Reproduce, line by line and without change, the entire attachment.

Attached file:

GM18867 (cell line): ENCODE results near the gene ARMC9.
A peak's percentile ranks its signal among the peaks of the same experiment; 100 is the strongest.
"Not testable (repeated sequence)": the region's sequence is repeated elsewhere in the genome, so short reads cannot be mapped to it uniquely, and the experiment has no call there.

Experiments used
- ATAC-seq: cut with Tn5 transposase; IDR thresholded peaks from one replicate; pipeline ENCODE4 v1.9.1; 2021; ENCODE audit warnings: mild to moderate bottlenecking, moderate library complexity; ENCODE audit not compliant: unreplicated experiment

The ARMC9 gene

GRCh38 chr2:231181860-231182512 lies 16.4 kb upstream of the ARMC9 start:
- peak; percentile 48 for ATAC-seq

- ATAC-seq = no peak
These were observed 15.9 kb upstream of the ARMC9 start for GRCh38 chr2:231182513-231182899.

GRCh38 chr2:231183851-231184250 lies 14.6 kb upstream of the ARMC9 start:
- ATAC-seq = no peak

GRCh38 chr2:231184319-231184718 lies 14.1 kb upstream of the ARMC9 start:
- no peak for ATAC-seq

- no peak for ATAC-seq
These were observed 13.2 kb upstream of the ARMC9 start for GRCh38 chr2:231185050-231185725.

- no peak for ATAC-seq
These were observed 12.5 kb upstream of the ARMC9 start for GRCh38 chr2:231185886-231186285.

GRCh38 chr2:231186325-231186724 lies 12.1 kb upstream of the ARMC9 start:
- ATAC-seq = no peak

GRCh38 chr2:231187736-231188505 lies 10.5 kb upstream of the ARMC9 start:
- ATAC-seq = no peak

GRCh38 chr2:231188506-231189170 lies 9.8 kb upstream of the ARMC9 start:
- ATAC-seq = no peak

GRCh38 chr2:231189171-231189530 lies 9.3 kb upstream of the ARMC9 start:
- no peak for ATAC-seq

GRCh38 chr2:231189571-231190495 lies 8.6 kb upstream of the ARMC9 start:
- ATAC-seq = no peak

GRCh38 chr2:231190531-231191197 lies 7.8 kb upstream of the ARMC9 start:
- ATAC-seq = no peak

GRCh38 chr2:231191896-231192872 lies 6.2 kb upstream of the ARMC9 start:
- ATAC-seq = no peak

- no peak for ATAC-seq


GM18867 (cell line): ENCODE results near the gene ARMC9.
A peak's percentile ranks its signal among the peaks of the same experiment; 100 is the strongest.
"Not testable (repeated sequence)": the region's sequence is repeated elsewhere in the genome, so short reads cannot be mapped to it uniquely, and the experiment has no call there.

Experiments used
- ATAC-seq: cut with Tn5 transposase; IDR thresholded peaks from one replicate; pipeline ENCODE4 v1.9.1; 2021; ENCODE audit warnings: mild to moderate bottlenecking, moderate library complexity; ENCODE audit not compliant: unreplicated experiment

The ARMC9 gene

GRCh38 chr2:231181860-231182512 lies 16.4 kb upstream of the ARMC9 start:
- peak; percentile 48 for ATAC-seq

- ATAC-seq = no peak
These were observed 15.9 kb upstream of the ARMC9 start for GRCh38 chr2:231182513-231182899.

GRCh38 chr2:231183851-231184250 lies 14.6 kb upstream of the ARMC9 start:
- ATAC-seq = no peak

GRCh38 chr2:231184319-231184718 lies 14.1 kb upstream of the ARMC9 start:
- no peak for ATAC-seq

- no peak for ATAC-seq
These were observed 13.2 kb upstream of the ARMC9 start for GRCh38 chr2:231185050-231185725.

- no peak for ATAC-seq
These were observed 12.5 kb upstream of the ARMC9 start for GRCh38 chr2:231185886-231186285.

GRCh38 chr2:231186325-231186724 lies 12.1 kb upstream of the ARMC9 start:
- ATAC-seq = no peak

GRCh38 chr2:231187736-231188505 lies 10.5 kb upstream of the ARMC9 start:
- ATAC-seq = no peak

GRCh38 chr2:231188506-231189170 lies 9.8 kb upstream of the ARMC9 start:
- ATAC-seq = no peak

GRCh38 chr2:231189171-231189530 lies 9.3 kb upstream of the ARMC9 start:
- no peak for ATAC-seq

GRCh38 chr2:231189571-231190495 lies 8.6 kb upstream of the ARMC9 start:
- ATAC-seq = no peak

GRCh38 chr2:231190531-231191197 lies 7.8 kb upstream of the ARMC9 start:
- ATAC-seq = no peak

GRCh38 chr2:231191896-231192872 lies 6.2 kb upstream of the ARMC9 start:
- ATAC-seq = no peak

- no peak for ATAC-seq